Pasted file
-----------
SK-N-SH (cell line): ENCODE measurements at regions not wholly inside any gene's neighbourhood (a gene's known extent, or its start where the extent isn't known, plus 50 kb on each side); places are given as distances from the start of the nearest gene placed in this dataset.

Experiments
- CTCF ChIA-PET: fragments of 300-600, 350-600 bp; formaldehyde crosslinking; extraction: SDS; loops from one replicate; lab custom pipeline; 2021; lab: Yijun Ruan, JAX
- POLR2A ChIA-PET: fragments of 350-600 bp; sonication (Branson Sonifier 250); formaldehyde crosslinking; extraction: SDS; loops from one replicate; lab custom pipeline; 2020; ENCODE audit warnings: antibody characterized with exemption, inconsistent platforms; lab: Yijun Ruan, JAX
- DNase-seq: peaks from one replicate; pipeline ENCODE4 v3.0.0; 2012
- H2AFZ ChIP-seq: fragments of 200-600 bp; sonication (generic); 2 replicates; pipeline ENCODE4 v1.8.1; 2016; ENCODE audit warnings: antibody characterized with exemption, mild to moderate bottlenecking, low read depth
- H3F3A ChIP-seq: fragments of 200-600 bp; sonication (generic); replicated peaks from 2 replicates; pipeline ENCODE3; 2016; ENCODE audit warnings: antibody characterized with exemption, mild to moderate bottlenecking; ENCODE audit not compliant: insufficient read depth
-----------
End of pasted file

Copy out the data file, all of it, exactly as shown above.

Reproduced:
SK-N-SH (cell line): ENCODE measurements at regions not wholly inside any gene's neighbourhood (a gene's known extent, or its start where the extent isn't known, plus 50 kb on each side); places are given as distances from the start of the nearest gene placed in this dataset.

Experiments
- CTCF ChIA-PET: fragments of 300-600, 350-600 bp; formaldehyde crosslinking; extraction: SDS; loops from one replicate; lab custom pipeline; 2021; lab: Yijun Ruan, JAX
- POLR2A ChIA-PET: fragments of 350-600 bp; sonication (Branson Sonifier 250); formaldehyde crosslinking; extraction: SDS; loops from one replicate; lab custom pipeline; 2020; ENCODE audit warnings: antibody characterized with exemption, inconsistent platforms; lab: Yijun Ruan, JAX
- DNase-seq: peaks from one replicate; pipeline ENCODE4 v3.0.0; 2012
- H2AFZ ChIP-seq: fragments of 200-600 bp; sonication (generic); 2 replicates; pipeline ENCODE4 v1.8.1; 2016; ENCODE audit warnings: antibody characterized with exemption, mild to moderate bottlenecking, low read depth
- H3F3A ChIP-seq: fragments of 200-600 bp; sonication (generic); replicated peaks from 2 replicates; pipeline ENCODE3; 2016; ENCODE audit warnings: antibody characterized with exemption, mild to moderate bottlenecking; ENCODE audit not compliant: insufficient read depth